Sunday, August 3, 2014

Argentina, an Electronmagnetic Pulse and the U.S. Economy - From Paul Singer (Elliott Management)

Paul Singer
Last week Paul Singer, the high profile founder of investment firm Elliott Management, shared the following views in his quarterly letter:  
  • On Elliott’s actions against the Republic of Argentina - “it is difficult to estimate the likelihood of a near-term resolution of the debt dispute, despite Argentina’s losing on every one of its flawed and desperate arguments in the courts of law to which it agreed to submit.”
  • On an electromagnetic pulse (EMP) - “EMP fries electronic devices, including parts of electric grids. In 1859, a particularly strong solar disturbance (the “Carrington Event”) caused disruption to the nascent telegraph network. It happened again with similar disruptions in 1921, before our modern power grid came into existence. A NASA studyconcluded these events have typically occurred around once per century. A repeat of the Carrington Event today would cause a massive disruption to the electric grid, possibly shutting it down entirely for months or longer, with unimaginable consequences.”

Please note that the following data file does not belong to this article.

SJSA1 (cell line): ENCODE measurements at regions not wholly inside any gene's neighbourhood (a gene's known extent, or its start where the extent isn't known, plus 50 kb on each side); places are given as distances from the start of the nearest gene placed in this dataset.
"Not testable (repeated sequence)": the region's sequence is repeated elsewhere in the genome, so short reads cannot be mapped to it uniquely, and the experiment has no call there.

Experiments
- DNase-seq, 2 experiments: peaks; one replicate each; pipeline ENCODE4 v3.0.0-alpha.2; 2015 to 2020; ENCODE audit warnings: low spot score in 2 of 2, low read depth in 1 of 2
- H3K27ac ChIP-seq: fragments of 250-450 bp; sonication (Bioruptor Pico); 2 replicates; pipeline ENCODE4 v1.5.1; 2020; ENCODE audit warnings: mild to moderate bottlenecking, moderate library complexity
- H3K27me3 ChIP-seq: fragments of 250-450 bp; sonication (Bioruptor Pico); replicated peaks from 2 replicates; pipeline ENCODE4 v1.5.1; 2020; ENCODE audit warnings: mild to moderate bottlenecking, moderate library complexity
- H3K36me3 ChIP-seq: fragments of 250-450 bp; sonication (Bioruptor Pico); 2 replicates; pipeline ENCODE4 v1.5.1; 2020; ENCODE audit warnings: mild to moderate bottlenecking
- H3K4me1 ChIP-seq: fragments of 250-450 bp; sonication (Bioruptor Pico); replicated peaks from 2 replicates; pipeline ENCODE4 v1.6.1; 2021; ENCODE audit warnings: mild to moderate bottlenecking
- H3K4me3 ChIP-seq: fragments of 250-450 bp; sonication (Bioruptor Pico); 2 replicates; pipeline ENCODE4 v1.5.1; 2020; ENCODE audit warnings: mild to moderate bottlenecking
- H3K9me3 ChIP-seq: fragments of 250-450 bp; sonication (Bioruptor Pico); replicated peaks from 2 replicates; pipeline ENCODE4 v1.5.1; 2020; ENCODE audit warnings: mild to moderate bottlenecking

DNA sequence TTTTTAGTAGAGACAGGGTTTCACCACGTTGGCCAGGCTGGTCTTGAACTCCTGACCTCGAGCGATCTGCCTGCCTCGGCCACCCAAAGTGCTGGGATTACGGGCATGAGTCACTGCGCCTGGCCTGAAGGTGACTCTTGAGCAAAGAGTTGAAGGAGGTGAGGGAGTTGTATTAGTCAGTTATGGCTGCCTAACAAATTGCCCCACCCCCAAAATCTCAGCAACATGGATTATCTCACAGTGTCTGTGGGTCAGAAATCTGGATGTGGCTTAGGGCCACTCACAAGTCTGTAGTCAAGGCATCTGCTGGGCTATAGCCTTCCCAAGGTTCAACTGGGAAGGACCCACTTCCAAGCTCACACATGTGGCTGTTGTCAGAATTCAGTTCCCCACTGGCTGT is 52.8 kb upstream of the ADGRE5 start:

• On the U.S. Federal Reserve and Employment - “We continue watching with amazement the Fed’s magic act as it attempts to use quantitative easing and zero interest rate policy (QE and ZIRP) to create apparently healthy economic growth in the face of very poorly designed political, economic and fiscal policies” and “those [employment] numbers are significantly distorted and paint an overly optimistic picture. For starters, workers are not counted as unemployed after they stop looking for work. Retirees aside, millions of Americans have exited the job market in discouragement after extended periods of unemployment following the financial crisis, thus distorting the statistics.”
  • Regarding Argentina - As the government moves toward its second default in 13 years, commentary has focused on the greed of investors and the corruption and poor management by the government.  Unfortunately, the big losers are the citizens of Argentina.
  • Regarding an electromagnetic pulse - It is likely that some government and business leaders are studying the problem.  Plans to prepare for or address the impact of on an EMP are less clear.
  • Regarding the U.S. Fed and employment – asset prices for stocks and real estate have improved in recent years, but the positive impact to the broader economy have been more muted.  

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